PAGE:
Uncle Warren’s Attic #81, part 4

Starting the Circle

Side 1, Track 8 – Clinch Mountain Backstep

Side 2, Track 8 – Randy Lynn Rag

The Nitty Gritty Dirt Band is best known for its Will The Circle Be Unbroken album, an epic masterpiece that brought together some of the legends of country and bluegrass music with the young upstarts.

Perhaps more than any other tunes on Uncle Charlie and His Dog Teddy, “Clinch Mountain Backstep” and “Randy Lynn Rag” may have established the Dirt Band’s right to be in the same studio with those legends.

While the band often tapped into old-timey music, just as often it was with a wink and a nudge. Even on Uncle Charlie, “Chicken Reel” and “Swanee River” are played for a bit of a laugh, although perhaps more affectionately than on previous Dirt Band albums.

But on “Clinch Mountain,” penned by Ralph Stanley, and Earl Scruggs’ “Randy Lynn Rag,” the young men just play straight up, full tilt – and brilliantly. Stanley is said to have declared, upon meeting a band member, something to the effect of “You’re the boys who played ‘Clinch Mountain Backstep’ the way it was meant to be played.” (Or is that what Scruggs said about their “Randy Lynn Rag”? In either case, both musicians were impressed.)

My favorite side of the three-record Circle album is Side 4, in which the group and their esteemed guests rip through eight of these sweet little instrumentals one after another (Tracks 1-8 on Disc 2 if you’re stuck with the CDs). It’s bluegrass heaven, and in these two Uncle Charlie tracks the NGDB set the stage for that moment as they showed they could keep up with the good old boys.


Me, explained.

One of my habits is to listen to Joanna Penn’s “The Creative Penn” podcast every Monday on the way to and from work. It’s an engaging show about writing and self-publishing and the business of self-publishing your writing.

This week’s guest is Beth Buelow, author of a book called The Introvert Entrepreneur. During the course of the interview is mention of a TED Talk by Susan Cain, who wrote a book called Quiet: The Power of Introverts in a World That Can’t Stop Talking.

Here is Cain’s TED Talk. I listened to the podcast and the talk and discovered stuff about myself that I always knew but always wondered if I had some kind of disorder. Seems I’m just a serious introvert in a world built for serious extroverts.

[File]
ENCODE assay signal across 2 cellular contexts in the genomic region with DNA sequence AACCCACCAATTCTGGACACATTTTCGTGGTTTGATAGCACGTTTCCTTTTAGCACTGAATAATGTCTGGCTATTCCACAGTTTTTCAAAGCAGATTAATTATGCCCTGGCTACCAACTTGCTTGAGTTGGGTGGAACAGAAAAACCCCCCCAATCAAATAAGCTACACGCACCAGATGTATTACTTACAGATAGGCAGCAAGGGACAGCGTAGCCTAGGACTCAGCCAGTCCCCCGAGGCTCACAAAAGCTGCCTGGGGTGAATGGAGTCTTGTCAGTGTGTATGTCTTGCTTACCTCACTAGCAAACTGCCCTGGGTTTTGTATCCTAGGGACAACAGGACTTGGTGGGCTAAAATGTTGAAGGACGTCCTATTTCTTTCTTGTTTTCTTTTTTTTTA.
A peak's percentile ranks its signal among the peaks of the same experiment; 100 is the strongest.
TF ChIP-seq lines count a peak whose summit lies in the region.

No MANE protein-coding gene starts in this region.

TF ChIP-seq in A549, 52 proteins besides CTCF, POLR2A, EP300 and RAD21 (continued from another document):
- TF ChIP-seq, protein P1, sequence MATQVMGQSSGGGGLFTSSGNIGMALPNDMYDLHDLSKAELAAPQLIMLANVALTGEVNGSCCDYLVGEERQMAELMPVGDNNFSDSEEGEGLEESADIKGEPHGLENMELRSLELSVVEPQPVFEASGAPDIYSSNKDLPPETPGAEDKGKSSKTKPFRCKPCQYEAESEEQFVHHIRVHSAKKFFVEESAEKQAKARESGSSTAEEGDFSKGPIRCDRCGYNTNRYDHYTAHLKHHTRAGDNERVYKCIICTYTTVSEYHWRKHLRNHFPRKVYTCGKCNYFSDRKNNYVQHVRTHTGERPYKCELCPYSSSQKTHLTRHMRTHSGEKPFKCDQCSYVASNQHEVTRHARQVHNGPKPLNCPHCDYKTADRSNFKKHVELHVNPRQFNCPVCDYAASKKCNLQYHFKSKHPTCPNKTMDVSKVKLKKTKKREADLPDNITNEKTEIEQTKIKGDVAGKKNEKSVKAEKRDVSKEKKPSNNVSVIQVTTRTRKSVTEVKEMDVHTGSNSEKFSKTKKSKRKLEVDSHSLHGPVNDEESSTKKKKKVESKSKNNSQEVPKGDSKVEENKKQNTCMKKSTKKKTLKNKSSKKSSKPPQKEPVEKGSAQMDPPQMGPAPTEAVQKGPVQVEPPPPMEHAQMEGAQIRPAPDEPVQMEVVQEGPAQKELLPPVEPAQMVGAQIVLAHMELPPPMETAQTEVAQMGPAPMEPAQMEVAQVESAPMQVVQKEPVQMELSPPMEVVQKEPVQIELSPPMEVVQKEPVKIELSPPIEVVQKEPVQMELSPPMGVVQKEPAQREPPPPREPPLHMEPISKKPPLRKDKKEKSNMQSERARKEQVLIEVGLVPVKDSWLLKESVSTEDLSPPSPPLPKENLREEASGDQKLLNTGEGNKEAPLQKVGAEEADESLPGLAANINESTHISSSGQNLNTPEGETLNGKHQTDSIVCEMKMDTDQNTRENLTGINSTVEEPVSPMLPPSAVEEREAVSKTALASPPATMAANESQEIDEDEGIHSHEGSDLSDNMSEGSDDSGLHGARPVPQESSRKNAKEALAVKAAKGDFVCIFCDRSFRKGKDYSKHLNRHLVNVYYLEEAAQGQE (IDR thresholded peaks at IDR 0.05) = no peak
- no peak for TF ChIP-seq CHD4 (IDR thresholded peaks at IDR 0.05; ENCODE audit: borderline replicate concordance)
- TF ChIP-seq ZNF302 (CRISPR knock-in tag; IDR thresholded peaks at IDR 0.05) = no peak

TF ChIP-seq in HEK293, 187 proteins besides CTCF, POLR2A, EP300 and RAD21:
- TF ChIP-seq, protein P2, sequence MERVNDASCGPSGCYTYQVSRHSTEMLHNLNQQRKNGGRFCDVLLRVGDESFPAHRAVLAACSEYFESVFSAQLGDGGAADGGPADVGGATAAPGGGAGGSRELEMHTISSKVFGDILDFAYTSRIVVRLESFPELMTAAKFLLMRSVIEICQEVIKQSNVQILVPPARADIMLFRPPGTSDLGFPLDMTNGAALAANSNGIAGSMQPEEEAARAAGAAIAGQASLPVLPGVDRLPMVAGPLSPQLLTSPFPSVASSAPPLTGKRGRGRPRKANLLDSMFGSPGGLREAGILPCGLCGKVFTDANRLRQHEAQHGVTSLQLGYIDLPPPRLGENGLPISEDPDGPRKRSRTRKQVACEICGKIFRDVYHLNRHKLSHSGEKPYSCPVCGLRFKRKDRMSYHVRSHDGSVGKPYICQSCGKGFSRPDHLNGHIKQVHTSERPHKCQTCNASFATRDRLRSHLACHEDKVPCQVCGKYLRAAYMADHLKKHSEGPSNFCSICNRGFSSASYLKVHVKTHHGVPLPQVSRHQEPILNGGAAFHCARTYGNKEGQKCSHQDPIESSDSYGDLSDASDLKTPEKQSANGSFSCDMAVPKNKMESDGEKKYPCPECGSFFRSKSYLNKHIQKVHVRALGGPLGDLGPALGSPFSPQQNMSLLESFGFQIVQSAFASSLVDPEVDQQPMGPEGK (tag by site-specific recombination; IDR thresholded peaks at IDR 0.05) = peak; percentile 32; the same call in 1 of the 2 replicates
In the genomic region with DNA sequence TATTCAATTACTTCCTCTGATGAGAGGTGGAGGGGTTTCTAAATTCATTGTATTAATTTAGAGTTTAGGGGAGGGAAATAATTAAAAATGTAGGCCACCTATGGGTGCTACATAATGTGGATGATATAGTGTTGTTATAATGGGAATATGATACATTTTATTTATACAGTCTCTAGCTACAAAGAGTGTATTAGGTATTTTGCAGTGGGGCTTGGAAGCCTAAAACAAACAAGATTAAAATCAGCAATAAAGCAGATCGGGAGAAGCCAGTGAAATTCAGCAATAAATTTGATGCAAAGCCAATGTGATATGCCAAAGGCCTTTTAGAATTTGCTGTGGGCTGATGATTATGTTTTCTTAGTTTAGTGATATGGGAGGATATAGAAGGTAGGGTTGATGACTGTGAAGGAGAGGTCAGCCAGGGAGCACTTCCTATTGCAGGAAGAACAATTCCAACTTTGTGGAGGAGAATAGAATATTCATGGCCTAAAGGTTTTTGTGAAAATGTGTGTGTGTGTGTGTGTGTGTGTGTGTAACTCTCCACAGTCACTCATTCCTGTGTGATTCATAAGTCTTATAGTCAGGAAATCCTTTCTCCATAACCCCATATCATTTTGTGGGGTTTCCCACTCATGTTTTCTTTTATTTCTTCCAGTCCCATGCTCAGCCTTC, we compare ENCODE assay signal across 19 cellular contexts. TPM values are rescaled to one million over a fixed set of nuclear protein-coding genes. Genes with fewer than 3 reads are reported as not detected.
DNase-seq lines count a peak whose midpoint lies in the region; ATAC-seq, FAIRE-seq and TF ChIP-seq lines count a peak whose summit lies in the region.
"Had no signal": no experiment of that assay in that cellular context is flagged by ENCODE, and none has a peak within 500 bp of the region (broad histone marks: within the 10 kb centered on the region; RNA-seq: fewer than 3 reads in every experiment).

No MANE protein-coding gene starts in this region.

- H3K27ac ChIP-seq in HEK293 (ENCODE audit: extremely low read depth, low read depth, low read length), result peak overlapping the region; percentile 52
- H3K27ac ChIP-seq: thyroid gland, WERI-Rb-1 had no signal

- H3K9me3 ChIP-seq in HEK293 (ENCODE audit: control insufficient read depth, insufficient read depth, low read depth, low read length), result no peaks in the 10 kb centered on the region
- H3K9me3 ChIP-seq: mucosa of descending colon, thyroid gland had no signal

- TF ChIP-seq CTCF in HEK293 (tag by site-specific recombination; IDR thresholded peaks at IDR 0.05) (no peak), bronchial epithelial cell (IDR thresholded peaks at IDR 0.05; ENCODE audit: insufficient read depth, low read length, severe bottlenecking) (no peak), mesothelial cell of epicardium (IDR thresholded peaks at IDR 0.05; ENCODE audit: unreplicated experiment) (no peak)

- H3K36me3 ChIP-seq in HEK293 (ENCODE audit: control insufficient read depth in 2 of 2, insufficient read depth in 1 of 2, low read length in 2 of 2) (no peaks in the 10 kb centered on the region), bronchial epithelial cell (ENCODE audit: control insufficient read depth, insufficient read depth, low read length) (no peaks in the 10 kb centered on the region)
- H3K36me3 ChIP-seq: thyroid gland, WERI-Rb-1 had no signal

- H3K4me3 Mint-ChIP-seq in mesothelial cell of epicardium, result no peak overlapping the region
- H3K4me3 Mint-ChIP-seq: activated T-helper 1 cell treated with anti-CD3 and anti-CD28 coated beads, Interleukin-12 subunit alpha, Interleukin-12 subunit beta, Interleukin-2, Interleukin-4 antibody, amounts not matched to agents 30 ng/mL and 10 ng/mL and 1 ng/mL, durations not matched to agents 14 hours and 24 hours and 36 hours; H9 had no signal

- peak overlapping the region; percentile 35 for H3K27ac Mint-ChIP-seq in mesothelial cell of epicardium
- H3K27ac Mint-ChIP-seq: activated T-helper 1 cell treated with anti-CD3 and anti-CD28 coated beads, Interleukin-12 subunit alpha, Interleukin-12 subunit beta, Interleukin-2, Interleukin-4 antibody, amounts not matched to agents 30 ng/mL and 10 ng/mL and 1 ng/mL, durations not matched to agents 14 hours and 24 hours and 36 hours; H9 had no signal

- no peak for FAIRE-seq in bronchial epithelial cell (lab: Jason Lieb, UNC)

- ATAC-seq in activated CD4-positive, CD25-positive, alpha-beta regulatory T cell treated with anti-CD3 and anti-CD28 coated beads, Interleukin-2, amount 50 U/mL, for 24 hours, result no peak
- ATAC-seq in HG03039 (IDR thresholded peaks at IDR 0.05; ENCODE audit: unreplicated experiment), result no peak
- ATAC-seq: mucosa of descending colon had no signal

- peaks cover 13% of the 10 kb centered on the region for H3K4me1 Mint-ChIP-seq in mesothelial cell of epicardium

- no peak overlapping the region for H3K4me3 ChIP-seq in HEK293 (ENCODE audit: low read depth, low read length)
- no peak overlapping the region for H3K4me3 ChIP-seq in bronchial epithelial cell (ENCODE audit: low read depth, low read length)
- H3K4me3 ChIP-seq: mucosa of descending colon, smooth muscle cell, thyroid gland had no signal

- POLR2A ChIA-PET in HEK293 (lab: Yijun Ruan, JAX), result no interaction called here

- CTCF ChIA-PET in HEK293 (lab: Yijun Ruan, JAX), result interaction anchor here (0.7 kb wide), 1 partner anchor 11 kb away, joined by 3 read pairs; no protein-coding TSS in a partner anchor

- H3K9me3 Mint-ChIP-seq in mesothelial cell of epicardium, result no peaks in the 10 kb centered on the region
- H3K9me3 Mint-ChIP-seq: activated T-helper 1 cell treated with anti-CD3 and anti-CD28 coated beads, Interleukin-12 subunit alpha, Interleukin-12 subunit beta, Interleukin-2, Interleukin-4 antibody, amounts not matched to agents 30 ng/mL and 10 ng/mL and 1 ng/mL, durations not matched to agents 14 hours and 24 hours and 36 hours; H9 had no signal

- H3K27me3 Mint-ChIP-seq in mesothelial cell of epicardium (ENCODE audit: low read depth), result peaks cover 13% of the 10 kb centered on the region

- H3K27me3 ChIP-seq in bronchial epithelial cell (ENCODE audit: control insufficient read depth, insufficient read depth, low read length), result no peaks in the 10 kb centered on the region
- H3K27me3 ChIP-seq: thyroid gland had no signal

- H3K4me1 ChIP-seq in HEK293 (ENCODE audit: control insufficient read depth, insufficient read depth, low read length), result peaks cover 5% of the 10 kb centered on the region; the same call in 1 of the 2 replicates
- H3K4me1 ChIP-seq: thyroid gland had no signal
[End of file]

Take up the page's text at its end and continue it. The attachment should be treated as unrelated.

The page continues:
At least watch the TED Talk. It explains a lot about my quirks, and it may tell you about yours, too.


Uncle Warren’s Attic #81, part 3

The Coming of Uncle Charlie and His Dog Teddy

Side 1, Track 4 – Travelin’ Mood

Side 1, Track 5 – Chicken Reel

If you think of an album as a small concert, then after the full-band intensity of the first three songs, it was time to take a breath and do some smaller songs that spotlight individual performers.

Jimmie Fadden’s harmonica dominates “Traveling Mood,” a quiet little blues by New Orleans songwriter James Waynes (who recorded the song as Wee Willie Wayne in 1955) that ambles along with mandolin, bass and drums keeping company. The harmonica punctuates the intro and roars back in for two verses worth of solo. The mouth harp is such an integral part of the Nitty Gritty Dirt Band “sound” that it’s hard to imagine them without it.

Then we kick in with fiddle and banjo on a lighthearted 55-second version of the old-time classic “Chicken Reel.” The guys add chicken bawks and squawks and are clearly having fun. It has the feel more of an outtake, as if they kept recording during a break from the serious business of making an album.

These two tracks have the whimsy of the earlier Dirt Band, but the production is up close and personal, emphasizing the humanity of the musicians having fun. The older recordings seemed more like attempts to recapture the way the ancient songs were first recorded on with a single microphone and everyone standing back. Here, everyone is leaning in.

Sufficiently loosened up, next it was time to get back to business, or, as a band member says before the fiddle intro to “Yukon Railroad,” “You got get that convincing …”